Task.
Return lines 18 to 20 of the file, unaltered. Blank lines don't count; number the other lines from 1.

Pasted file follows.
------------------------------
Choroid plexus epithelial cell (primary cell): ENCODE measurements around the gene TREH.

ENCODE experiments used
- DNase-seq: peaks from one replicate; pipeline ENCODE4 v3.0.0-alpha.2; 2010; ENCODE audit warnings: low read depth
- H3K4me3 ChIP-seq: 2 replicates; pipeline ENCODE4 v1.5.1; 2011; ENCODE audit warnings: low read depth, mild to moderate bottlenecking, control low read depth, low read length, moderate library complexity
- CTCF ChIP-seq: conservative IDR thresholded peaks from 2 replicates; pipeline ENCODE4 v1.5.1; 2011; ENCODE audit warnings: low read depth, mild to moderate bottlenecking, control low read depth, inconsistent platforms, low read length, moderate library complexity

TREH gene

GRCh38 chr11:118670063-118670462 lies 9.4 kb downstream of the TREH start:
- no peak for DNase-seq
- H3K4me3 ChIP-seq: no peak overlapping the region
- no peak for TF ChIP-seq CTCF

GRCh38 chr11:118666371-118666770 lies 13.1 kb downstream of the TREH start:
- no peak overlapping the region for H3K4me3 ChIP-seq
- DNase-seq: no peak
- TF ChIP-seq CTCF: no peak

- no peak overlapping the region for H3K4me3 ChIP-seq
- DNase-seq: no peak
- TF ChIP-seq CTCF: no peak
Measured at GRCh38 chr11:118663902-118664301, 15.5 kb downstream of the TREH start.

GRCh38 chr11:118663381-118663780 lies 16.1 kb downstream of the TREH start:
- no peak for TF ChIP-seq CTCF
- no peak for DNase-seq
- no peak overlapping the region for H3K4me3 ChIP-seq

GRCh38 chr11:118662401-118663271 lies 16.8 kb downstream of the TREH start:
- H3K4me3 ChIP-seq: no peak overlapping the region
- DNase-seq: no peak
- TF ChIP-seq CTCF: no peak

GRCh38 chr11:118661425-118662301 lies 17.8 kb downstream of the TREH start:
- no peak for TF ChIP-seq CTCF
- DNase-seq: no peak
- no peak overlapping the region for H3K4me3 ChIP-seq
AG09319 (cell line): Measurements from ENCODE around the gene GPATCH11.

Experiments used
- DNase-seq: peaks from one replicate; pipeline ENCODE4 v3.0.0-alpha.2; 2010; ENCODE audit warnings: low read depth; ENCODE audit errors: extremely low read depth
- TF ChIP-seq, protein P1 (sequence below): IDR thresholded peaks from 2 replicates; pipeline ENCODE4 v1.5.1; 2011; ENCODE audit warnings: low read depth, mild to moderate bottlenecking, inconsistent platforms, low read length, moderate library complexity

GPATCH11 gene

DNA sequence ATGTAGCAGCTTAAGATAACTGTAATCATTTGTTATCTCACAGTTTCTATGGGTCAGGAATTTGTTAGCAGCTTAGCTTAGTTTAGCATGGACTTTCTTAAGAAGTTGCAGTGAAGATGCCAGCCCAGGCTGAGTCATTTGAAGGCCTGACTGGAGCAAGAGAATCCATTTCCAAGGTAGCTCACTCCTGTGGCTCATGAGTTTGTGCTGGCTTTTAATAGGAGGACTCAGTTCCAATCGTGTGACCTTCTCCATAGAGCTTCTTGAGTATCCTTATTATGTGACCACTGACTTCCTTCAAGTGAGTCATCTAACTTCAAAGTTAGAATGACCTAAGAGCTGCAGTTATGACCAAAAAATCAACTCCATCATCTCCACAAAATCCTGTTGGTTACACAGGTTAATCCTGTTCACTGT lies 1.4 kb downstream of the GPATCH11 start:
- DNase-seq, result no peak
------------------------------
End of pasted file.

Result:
Measured at GRCh38 chr11:118663902-118664301, 15.5 kb downstream of the TREH start.

GRCh38 chr11:118663381-118663780 lies 16.1 kb downstream of the TREH start:
- no peak for TF ChIP-seq CTCF